Dec 9, 2023  |  
 | Remer,MN
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Richard Moorhead, The Western Journal

NextImg:Horror as Co-Workers Watch Roofer Get Killed by Lightning Strike, Sock Was Melted to Foot When Found

A Florida roofer is dead after a workplace tragedy in which he was struck by lightning.

Edvin Cinto was fatally struck on a roofing site in the community of Deltona, northeast of Orlando, on Monday, according to WKMG-TV.

The 24-year-old man was found with a sock melted into his foot and his hair burned, according to WOFL-TV.

Witnesses said they observed Cinto appearing stunned before he fell through a hole in the incomplete roof.

He was later pronounced dead at a hospital.

A coworker said it wasn’t raining at the job site at the moment of the lightning strike and the bolt in question was the only strike they saw.

Cinto’s friends and family described the roofer as more than a figure in a tragic story.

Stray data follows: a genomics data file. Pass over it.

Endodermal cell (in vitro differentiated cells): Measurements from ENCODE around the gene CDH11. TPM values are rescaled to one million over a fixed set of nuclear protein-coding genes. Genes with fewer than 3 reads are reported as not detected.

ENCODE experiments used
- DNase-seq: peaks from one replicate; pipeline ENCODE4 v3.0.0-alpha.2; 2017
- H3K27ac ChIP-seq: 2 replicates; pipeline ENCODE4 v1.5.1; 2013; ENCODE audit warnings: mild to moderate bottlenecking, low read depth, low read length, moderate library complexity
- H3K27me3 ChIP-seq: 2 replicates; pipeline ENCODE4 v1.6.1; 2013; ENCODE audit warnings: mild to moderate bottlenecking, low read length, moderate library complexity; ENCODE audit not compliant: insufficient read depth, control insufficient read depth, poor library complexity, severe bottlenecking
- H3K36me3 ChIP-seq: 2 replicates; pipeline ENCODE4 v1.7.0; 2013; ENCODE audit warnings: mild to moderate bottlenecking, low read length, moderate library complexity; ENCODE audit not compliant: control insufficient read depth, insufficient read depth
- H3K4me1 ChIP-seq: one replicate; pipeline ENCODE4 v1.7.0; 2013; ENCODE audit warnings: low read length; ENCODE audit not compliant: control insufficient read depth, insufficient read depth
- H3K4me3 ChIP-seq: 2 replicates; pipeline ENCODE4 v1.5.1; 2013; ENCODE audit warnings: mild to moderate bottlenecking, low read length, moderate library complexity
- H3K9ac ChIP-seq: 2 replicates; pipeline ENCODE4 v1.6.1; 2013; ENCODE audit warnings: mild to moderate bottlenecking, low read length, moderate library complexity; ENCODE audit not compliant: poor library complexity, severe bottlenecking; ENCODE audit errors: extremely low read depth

“He was a fine guy, dedicated to his job and just a good boy,” his cousin, Cesario Cinto, told WKMG.

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“Everyone should stop working because it’s dangerous to work when it’s lightning,” he said.

The Cinto family was working to transport the deceased’s body back to his native Guatemala for a funeral.

The Volusia County Sheriff’s Office indicated that preliminary evidence from the scene of the death was indicative of a lightning strike, although an autopsy hadn’t confirmed a cause of death as of Tuesday.

Officials with the U.S. Occupational Safety and Health Administration arrived on the scene of the accident to investigate the fatality on Tuesday.

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Roofers have one of the most dangerous — and necessary — jobs in America.

The roofing field had the third-highest fatal work injury rate in the nation in 2021, behind only logging workers and fishing and hunting workers, according to the Bureau of Labor Statistics.

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Volusia County Emergency Services Director Jim Judge cautioned the public against taking the risk of exposure to lightning, according to WOFL.

“Terrible things do happen to good people, so don’t take any chances with your life or your family,” Judge said.

This article appeared originally on The Western Journal.